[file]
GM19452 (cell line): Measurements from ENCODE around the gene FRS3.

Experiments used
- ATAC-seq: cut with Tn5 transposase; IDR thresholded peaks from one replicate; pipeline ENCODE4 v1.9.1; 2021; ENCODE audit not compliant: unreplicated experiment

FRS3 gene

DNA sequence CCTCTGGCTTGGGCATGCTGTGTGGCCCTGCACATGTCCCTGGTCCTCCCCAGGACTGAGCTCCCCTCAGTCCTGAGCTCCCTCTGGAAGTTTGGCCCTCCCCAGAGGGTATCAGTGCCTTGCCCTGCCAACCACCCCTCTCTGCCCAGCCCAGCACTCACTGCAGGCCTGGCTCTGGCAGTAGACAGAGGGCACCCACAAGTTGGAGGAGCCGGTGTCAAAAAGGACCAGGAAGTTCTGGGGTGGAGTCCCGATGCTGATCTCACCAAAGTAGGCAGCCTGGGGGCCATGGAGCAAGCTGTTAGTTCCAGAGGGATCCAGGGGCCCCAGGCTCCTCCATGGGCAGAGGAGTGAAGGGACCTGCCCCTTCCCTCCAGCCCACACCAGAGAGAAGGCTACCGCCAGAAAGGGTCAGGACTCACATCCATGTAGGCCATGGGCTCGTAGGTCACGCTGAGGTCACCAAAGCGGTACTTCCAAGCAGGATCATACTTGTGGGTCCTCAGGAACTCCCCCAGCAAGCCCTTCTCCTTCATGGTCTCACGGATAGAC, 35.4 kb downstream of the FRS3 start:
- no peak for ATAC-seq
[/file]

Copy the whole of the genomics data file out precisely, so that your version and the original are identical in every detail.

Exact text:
GM19452 (cell line): Measurements from ENCODE around the gene FRS3.

Experiments used
- ATAC-seq: cut with Tn5 transposase; IDR thresholded peaks from one replicate; pipeline ENCODE4 v1.9.1; 2021; ENCODE audit not compliant: unreplicated experiment

FRS3 gene

DNA sequence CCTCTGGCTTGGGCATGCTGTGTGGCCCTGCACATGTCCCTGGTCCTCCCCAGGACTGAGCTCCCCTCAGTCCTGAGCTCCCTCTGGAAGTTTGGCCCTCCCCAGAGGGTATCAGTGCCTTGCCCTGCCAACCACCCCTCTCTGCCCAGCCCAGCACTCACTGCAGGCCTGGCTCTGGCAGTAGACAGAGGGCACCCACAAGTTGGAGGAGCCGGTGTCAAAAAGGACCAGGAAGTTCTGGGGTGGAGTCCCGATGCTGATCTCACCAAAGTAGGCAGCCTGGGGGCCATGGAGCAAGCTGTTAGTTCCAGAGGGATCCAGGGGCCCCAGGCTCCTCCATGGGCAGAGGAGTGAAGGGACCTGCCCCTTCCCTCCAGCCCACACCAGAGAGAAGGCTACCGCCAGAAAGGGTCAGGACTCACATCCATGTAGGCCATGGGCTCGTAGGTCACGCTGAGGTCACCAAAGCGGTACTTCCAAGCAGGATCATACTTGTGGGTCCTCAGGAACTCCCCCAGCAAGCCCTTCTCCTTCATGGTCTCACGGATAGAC, 35.4 kb downstream of the FRS3 start:
- no peak for ATAC-seq